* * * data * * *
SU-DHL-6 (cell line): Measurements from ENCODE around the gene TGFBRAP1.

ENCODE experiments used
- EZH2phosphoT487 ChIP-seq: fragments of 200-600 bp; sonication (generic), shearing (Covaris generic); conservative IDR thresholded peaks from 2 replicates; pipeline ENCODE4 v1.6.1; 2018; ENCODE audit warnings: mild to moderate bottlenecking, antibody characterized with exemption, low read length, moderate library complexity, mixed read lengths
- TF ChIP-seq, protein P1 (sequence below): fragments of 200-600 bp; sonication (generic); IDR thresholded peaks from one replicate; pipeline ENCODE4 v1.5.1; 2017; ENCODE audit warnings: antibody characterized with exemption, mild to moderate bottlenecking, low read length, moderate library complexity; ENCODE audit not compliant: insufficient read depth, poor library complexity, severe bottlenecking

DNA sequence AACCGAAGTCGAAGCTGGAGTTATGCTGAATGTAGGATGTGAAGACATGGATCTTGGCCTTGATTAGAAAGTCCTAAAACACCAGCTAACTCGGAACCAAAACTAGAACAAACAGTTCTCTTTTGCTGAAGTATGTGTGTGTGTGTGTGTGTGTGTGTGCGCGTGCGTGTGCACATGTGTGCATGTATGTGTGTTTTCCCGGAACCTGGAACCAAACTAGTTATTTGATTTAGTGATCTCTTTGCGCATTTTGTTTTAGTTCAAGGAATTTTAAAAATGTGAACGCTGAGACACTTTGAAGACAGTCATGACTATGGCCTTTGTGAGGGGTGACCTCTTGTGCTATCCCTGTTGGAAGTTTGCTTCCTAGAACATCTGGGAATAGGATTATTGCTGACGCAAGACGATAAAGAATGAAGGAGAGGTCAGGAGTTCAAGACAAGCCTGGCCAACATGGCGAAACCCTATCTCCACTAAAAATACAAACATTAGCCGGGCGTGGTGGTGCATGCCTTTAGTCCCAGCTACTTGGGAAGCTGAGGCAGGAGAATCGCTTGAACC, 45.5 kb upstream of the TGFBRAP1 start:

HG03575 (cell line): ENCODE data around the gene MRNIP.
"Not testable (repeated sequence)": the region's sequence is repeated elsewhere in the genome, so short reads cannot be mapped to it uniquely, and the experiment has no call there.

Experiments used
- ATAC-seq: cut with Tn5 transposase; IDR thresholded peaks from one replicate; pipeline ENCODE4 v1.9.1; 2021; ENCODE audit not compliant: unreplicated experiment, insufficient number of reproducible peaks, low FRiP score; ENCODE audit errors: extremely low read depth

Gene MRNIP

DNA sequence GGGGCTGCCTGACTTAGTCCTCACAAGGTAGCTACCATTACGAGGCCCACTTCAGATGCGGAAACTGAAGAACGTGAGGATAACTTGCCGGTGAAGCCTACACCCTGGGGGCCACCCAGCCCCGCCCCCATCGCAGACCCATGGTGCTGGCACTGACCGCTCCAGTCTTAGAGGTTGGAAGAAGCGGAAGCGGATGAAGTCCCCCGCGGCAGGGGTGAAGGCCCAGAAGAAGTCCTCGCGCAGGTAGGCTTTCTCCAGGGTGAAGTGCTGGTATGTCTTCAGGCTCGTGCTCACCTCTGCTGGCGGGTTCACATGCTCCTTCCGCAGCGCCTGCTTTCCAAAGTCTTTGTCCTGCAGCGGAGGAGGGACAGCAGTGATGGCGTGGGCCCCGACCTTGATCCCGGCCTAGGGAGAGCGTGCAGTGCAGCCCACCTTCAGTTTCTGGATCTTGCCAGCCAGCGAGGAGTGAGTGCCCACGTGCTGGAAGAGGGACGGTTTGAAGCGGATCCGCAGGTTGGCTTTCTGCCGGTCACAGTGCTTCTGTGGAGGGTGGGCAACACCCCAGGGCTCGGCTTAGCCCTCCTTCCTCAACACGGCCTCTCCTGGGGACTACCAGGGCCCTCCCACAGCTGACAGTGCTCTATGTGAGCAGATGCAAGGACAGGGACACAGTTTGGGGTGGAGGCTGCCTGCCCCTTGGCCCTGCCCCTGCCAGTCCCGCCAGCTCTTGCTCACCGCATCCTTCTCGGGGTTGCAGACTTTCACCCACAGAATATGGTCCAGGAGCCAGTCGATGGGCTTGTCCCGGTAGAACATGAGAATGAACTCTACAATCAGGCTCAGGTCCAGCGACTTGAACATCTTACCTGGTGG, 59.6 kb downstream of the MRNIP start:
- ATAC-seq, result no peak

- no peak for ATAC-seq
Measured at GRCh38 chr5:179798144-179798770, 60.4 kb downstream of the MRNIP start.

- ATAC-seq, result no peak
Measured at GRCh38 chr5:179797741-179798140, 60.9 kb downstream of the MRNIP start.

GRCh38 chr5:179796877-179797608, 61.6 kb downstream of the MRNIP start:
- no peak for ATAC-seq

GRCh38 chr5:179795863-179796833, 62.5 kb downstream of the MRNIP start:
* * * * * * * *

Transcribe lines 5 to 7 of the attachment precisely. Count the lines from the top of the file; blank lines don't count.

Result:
DNA sequence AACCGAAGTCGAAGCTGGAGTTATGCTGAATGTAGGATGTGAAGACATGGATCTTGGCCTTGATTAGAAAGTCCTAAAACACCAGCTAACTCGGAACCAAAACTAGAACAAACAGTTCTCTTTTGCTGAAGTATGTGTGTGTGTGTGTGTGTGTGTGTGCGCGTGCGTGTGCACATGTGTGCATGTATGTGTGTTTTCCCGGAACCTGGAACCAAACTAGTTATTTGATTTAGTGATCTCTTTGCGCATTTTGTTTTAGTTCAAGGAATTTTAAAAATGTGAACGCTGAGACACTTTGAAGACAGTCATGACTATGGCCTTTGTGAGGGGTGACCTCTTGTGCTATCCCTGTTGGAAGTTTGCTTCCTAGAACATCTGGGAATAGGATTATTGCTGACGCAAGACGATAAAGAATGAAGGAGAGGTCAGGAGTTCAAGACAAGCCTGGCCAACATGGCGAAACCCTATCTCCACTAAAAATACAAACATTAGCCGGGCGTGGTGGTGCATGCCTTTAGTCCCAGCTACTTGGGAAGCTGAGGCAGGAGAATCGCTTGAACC, 45.5 kb upstream of the TGFBRAP1 start:

HG03575 (cell line): ENCODE data around the gene MRNIP.
"Not testable (repeated sequence)": the region's sequence is repeated elsewhere in the genome, so short reads cannot be mapped to it uniquely, and the experiment has no call there.